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Commonwealth Court Case

The Commonwealth Court case against the Pennsylvania Department of Education rolled on this afternoon, with testimony from a former Deputy Secretary of Elementary and Secondary Education taking up much of today’s time in court.

A grim picture of public education in PA was painted in the courtroom today, one with unequal financial assistance and resources for students from different socioeconomic backgrounds, though held to the same academic standards.

The Public Interest Law Center is one organization suing the state, and their Legal Director has a simple motive for fighting back.

“Money matters when it comes to education. Resources matter…and, you’ll hear (that) from professional educators, from teachers, from superintendents,” said Mimi McKenzie, the Legal Director at the Public Interest Law Center. “The underfunding and the disparities are not getting better. In fact, they’re getting worse.”

The Greater Johnstown School District is one of six districts to file suit, and Superintendent Amy Arcurio will finish testimony she began Thursday on Friday morning. However, McKenzie says the issues impact more districts than the six involved here.

“Johnstown, in many respects, isn’t set apart,” she said. “This is a statewide problem, this is a problem that you see in…urban counties, or excuse me, urban school districts, rural school districts, suburban school districts, small city school districts like Greater Johnstown…so it’s not really contained to…just the six petitioner school districts…in the litigation.”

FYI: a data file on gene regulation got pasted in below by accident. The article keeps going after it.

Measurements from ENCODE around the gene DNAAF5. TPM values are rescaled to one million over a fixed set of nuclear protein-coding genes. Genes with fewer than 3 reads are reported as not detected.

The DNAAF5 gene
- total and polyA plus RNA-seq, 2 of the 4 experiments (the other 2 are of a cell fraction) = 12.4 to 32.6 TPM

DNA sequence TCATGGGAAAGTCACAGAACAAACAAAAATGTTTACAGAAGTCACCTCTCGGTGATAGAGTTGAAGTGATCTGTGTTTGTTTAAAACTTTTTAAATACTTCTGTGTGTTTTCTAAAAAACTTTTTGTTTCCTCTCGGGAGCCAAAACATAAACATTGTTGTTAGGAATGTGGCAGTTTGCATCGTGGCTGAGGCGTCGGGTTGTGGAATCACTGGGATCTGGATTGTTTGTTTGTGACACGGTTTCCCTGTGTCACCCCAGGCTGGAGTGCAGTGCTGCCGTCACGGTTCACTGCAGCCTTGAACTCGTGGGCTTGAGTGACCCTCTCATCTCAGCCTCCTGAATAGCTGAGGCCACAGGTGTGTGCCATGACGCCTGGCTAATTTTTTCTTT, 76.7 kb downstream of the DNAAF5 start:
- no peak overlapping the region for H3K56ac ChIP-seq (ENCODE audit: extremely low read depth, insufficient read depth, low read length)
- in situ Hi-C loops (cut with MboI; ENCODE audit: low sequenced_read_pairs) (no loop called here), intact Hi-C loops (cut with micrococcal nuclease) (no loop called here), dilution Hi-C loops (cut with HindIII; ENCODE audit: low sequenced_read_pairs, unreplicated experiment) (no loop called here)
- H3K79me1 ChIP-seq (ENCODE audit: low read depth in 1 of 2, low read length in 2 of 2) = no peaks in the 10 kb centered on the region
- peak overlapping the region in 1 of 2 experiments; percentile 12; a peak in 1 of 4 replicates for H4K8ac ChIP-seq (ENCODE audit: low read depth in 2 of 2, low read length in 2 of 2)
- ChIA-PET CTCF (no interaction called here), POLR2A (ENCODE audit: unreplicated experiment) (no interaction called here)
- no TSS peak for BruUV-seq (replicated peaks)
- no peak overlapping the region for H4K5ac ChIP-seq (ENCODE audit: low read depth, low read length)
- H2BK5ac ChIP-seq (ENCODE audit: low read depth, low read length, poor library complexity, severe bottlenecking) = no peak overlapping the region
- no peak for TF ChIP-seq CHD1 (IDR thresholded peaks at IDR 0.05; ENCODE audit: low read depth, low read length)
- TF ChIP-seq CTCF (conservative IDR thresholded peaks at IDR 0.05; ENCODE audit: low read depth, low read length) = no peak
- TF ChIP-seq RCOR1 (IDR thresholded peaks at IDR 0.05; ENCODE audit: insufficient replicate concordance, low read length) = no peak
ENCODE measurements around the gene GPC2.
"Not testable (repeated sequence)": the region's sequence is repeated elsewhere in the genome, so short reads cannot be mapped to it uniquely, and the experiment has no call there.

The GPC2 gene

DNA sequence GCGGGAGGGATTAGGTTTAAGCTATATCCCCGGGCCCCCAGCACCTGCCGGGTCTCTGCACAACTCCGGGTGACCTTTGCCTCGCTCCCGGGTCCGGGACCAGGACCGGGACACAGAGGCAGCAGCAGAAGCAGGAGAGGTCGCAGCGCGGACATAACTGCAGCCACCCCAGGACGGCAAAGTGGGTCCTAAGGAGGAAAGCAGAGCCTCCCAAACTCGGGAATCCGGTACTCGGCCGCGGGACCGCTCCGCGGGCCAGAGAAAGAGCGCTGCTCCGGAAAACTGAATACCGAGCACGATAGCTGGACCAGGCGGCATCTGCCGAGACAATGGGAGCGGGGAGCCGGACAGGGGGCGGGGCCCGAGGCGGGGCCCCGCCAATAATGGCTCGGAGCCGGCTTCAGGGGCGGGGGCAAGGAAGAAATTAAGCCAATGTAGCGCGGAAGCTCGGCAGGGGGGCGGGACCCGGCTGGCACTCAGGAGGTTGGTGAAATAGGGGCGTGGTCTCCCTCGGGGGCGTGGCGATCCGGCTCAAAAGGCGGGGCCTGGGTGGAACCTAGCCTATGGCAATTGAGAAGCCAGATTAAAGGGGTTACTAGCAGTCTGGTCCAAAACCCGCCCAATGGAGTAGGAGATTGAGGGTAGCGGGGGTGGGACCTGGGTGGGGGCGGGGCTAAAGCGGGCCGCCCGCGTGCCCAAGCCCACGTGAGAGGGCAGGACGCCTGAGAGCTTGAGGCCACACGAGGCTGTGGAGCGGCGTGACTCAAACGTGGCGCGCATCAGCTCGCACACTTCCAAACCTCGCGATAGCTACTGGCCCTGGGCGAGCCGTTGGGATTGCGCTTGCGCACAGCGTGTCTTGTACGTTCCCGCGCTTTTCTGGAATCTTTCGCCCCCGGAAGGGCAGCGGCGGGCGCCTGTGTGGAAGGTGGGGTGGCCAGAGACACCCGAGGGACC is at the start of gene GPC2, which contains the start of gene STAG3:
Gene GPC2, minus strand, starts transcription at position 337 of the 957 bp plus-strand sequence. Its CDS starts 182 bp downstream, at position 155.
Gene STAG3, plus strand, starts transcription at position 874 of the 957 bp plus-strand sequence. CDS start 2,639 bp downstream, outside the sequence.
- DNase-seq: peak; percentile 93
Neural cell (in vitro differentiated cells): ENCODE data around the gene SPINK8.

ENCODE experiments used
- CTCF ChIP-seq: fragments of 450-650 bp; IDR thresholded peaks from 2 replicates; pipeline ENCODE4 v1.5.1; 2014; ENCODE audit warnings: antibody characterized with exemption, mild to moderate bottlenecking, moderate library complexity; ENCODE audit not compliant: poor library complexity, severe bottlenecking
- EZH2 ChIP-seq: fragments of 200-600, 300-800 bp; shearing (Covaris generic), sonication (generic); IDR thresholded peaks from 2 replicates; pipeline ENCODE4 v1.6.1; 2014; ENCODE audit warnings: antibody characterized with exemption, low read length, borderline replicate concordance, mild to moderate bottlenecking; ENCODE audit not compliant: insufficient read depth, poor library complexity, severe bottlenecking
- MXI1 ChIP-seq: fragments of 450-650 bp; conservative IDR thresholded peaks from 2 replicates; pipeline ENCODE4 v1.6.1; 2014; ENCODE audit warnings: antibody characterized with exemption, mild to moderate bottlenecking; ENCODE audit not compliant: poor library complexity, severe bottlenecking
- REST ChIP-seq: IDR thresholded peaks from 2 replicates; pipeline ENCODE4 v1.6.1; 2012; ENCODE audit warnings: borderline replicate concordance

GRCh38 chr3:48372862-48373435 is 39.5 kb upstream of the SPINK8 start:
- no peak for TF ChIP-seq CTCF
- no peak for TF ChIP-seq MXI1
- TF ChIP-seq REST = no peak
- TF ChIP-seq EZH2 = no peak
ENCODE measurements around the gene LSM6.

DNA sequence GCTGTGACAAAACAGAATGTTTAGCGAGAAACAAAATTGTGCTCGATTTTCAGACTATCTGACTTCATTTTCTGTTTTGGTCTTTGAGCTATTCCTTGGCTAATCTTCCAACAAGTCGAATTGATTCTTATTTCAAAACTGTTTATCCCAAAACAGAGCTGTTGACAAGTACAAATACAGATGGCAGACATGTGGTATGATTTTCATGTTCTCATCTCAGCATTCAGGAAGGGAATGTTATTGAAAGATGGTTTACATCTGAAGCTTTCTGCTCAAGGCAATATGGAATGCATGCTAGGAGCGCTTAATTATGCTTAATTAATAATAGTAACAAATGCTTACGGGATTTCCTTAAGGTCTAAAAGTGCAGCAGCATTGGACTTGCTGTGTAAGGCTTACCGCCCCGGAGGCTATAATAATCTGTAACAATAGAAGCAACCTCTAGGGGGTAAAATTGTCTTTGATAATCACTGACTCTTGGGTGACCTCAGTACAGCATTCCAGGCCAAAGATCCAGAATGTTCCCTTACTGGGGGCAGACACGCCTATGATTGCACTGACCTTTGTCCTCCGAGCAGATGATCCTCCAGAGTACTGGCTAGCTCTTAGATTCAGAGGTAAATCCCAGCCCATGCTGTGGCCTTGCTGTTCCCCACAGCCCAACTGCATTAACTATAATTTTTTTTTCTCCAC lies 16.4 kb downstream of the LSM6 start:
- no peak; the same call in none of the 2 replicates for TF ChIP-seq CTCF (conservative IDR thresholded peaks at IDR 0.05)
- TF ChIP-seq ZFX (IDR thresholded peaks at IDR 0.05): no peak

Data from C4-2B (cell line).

And while money is the big talking point, McKenzie says race ties in too, though the suit is not for discrimination on those grounds.

“Children of color are concentrated in these low-wealth districts that don’t have enough resources…to provide their students with a thorough and efficient education system, and children in those low-wealth districts…we also know…are not achieving the same level of outcomes as their…white peers in, in high-wealth districts.”

At the end of the day, she believes the goal is to change how school districts get financial backing to level the playing field.

“It shouldn’t matter, you know, whether you live in a high-wealth district or a low-wealth district, right,?” she asked rhetorically. “Because, the way the funding is working right now in Pennsylvania, we’re really relying on local school districts, local wealth, you know, and the problem is there’s real disparity between…the amount of money that local communities can make throughout Pennsylvania’s five-hundred, can raise throughout Pennsylvania’s five-hundred school districts.”

Arcurio will resume her testimony tomorrow morning at 9 am.

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